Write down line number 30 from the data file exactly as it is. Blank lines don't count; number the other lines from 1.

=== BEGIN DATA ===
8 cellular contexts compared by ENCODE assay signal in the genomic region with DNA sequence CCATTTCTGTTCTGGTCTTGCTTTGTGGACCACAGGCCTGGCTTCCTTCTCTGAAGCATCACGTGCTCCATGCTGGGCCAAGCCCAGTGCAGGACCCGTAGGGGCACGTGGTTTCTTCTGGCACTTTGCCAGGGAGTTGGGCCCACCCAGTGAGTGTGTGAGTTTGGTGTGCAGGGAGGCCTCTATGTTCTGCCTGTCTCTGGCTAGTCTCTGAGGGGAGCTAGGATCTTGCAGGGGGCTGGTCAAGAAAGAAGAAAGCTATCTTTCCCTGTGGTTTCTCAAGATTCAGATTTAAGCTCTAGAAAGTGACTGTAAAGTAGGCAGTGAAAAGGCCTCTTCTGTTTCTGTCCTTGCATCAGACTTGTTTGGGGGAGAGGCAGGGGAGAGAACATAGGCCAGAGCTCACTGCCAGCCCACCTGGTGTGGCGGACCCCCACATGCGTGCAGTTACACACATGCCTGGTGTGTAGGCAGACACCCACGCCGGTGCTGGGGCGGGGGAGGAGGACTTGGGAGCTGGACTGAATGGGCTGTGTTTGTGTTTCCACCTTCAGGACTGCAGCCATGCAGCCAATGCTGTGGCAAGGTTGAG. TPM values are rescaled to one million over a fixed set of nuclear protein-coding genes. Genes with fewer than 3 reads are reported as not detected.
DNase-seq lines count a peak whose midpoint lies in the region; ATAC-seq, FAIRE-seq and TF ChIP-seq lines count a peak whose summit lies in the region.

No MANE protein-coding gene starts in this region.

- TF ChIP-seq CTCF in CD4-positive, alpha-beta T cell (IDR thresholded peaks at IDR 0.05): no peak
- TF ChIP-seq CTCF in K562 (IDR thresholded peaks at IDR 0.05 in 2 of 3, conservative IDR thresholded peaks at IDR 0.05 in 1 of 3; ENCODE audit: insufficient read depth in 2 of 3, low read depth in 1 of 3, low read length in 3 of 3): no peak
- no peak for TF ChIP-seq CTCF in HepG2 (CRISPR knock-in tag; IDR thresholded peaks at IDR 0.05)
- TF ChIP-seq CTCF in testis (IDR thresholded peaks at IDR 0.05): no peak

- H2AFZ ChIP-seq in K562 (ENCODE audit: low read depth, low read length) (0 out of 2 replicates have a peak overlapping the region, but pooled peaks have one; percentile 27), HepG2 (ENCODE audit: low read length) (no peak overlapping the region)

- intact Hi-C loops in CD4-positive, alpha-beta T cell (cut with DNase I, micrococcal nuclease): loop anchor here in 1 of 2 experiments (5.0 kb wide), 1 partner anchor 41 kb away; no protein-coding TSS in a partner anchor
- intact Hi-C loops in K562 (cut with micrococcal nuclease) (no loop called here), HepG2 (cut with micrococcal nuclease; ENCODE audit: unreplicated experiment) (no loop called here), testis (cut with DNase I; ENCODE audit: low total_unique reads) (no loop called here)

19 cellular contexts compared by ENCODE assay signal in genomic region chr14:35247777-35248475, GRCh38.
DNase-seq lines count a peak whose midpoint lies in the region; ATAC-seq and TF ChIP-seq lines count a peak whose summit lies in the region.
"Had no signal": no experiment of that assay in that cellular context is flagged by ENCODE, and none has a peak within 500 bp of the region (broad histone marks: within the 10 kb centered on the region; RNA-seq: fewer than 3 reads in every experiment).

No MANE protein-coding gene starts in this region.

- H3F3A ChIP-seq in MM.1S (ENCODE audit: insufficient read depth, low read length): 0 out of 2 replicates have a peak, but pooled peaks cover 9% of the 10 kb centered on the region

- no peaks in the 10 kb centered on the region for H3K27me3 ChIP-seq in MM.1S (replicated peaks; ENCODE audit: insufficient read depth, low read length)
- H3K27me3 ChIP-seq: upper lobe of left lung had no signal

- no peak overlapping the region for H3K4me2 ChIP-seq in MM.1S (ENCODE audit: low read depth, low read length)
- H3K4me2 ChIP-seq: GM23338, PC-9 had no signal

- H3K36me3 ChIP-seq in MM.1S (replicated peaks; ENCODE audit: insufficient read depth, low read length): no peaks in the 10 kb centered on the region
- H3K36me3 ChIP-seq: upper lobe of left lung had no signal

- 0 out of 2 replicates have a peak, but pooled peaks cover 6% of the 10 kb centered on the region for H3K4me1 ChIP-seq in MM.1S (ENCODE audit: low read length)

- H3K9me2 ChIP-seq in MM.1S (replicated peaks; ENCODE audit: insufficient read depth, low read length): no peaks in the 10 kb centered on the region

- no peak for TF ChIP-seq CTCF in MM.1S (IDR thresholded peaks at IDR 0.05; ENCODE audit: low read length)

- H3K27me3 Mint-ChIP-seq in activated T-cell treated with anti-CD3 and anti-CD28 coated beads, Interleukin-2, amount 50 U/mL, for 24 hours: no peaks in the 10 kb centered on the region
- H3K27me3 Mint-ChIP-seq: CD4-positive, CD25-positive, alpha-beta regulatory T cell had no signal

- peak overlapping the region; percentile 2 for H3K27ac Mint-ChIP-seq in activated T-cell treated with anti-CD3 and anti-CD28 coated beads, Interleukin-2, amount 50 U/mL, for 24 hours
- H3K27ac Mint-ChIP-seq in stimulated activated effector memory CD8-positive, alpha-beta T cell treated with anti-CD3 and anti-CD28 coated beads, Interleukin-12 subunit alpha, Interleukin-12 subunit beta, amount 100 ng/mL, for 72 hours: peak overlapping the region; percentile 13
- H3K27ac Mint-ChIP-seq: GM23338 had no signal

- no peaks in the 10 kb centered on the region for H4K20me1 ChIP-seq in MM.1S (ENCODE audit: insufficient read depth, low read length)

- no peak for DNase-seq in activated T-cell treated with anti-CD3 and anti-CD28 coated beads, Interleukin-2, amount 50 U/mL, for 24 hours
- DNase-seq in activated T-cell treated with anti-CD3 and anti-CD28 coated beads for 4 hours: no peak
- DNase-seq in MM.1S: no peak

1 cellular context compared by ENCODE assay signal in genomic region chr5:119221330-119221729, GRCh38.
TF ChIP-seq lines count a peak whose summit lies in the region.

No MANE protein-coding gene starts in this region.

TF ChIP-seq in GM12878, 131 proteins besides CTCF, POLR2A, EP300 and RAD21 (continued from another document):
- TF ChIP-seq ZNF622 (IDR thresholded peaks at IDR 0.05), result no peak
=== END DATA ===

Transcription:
- no peaks in the 10 kb centered on the region for H4K20me1 ChIP-seq in MM.1S (ENCODE audit: insufficient read depth, low read length)